Archive for December, 2013

Most of us have done it, we have worked for a person who is brash, overly demanding and seems to shove off all sense of responsibility for the outcome of things or projects onto others. I’m talking about the bully boss. These types of boss’ are more like school yard bullies and for the sake of argument, there is a difference between a boss and a leader.

Leaders are out front in the lead position guiding, teaching, inspiring and encouraging their team to move forward and accomplish goals and tasks. A good leader hits their sweet spot when the team is highly inspired to achieve. A boss, no pun intended, is in the rear trying to push and this serves as a mental picture of where the pressure is coming from. Physics tells us that when force is applied resistance occurs. The bully boss knows this and when they push and get resistance they use more force. It follows an old cliche, “Brute force, if it’s not working you’re just not using enough.” Everything can be a nail if you have a big enough hammer to drive it through.

Except there is a problem with this concept, and it’s from the employee’s perspective and it usually comes from the employee’s point of view. “If I don’t comply then I have a bigger problem…no job!” So where does this leave the employee? What options do they have and how can they work with a boss who is acting like a shark in a minnow pond?

Stop! Before you sign that reprimand lets put first things first. Ask for a copy of it and read it carefully as if you are buying a house or car. Take your time and read the fine print and details of the demands of the letter. If you cannot get a copy let that be a red flag that this is not met to end well, for the employee anyway. The bully boss is the type of person who is looking for compliance and may get short fused when you don’t sign it right away. They may say things like it’s confidential, company property and cannot leave the room etc. to prevent you for taking this information. There is a reason for that, it’s called a lawsuit. Hint: if the result of signing a document affects your livelihood then you have a greater problem beyond your boss. It’s called loss of income and it will be the tipping point of losing a lot more than your paycheck. This is where people get stuck, fear of loss. If you sign off and you now have a performance record issue on file with a company that may go on a future resume. Here are a few tips that can help.

  1. Evaluate responsibility and situation of the claim, read it carefully, listen closely. Take notes if needed for your own documentation.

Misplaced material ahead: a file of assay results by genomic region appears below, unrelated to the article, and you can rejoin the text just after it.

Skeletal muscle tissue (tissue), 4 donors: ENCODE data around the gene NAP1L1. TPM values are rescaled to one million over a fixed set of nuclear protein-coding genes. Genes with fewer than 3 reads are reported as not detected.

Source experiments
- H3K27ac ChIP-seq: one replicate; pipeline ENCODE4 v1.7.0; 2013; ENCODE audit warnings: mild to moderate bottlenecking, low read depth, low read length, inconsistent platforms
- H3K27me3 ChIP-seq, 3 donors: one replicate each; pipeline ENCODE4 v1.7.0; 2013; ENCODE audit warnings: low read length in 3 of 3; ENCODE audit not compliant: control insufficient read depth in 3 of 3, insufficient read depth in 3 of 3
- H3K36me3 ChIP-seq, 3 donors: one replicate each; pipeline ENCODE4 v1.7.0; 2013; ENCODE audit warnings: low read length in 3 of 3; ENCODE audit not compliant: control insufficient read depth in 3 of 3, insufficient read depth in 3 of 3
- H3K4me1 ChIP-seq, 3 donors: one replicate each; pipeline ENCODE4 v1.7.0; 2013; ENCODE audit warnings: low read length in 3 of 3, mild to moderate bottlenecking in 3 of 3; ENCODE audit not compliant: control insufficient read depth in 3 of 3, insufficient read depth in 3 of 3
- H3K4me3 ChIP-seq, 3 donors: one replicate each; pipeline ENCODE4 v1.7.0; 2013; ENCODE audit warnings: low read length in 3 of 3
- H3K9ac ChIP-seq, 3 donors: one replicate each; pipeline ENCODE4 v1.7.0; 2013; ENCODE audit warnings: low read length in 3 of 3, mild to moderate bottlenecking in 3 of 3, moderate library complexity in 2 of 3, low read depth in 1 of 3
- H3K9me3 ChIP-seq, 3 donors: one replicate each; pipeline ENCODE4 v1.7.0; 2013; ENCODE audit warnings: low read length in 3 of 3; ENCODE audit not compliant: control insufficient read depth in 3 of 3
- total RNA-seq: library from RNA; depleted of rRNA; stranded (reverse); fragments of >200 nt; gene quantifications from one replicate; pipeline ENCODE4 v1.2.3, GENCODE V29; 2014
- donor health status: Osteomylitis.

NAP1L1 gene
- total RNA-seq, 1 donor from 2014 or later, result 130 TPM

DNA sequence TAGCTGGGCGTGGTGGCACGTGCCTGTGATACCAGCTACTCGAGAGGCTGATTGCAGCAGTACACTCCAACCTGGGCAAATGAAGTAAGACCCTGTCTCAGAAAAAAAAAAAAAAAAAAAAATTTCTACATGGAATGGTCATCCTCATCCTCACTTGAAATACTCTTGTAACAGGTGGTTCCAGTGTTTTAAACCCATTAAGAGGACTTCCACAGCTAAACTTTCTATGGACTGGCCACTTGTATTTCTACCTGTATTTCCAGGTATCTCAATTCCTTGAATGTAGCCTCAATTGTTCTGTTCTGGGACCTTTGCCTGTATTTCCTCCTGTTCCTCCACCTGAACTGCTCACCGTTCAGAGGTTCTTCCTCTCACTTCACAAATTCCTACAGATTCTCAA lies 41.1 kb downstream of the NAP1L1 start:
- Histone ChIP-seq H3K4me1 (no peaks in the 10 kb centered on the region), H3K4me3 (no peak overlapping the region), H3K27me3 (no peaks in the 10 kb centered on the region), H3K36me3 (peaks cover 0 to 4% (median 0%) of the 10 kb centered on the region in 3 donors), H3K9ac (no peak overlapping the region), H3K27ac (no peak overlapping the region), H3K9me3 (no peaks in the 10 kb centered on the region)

2. Keep the perspective that no boss is perfect, keep your own power.
  3. Ask for a copy of the letter before you sign it.
  4. Ask why a letter is needed (if it’s not okay to ask questions then we have a bigger underlying issue called Tyranny)
  5. Ask if you can take the copy and bring it back at a later time. Do some consulting regarding the letter before signing off.
  6. If necessary, because red flags and bullying are evident, update your resume, refuse to sign the document. Turn in your resignation and look for other work.

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Depression or feeling down and blue can often be countered with some everyday techniques that can lift the mood. The way we think about our lives and what we experience often has a tremendous impact on how we view the world around us. When this processing of information is put into a negative frame of mind then the world itself begins to look negative leading to negative emotions such as anxiety and depression.

So how does a person stop from being exposed to too much negativity? An effective was is to stop supplying the negative stimulus. When a person takes an active approach to stop negative input into the mind then the mind is no longer feeding itself with negativity. Sounds simple right? Here are some everyday changes that a person can do to reduce negative input leading to depressive symptoms.

1. Stop watching the news. Often nothing can be accomplished sitting in your living room listening to a clanging reporter dramatizing death, destruction and political discord. Much of our culture is based on news reporting and wanting the next fix on current events. Sometimes watching news can even turn into an addiction. Turn it off for a few days and stop feeding the mind with information that is rarely, if ever, good. Having trouble not watching the news? Next time you watch the news, sit down with pen and paper and make a list of the things that were reported. Look at the list and see what the topics were about. Chances are there are no shiny happy stories.

2. Stop worrying and take action. Sitting around and worrying about things beyond our control gets us nowhere. Worry is about trying to make something that is uncertain a certainty. This falls under the 90/10 rule where 90% of the things we worry about are beyond our control, therefore worry about the 10% that are within our control and do something about it. Practice self acceptance, if there is something that you want to change then change it.

3. Practice gratitude. Coming from a place of thanks instead of thinking about what you don’t have creates positive feelings. Take a look around and think of 3 things you have to be thankful for. Do this everyday picking 3 new things each day. Practice being thankful for doing your best instead of focusing on perfection or trying to achieve unrealistic goals. Sometimes practicing positive affirmations are difficult in the beginning when caught in a web of negative thinking, but with practice it gets better and easier with time.


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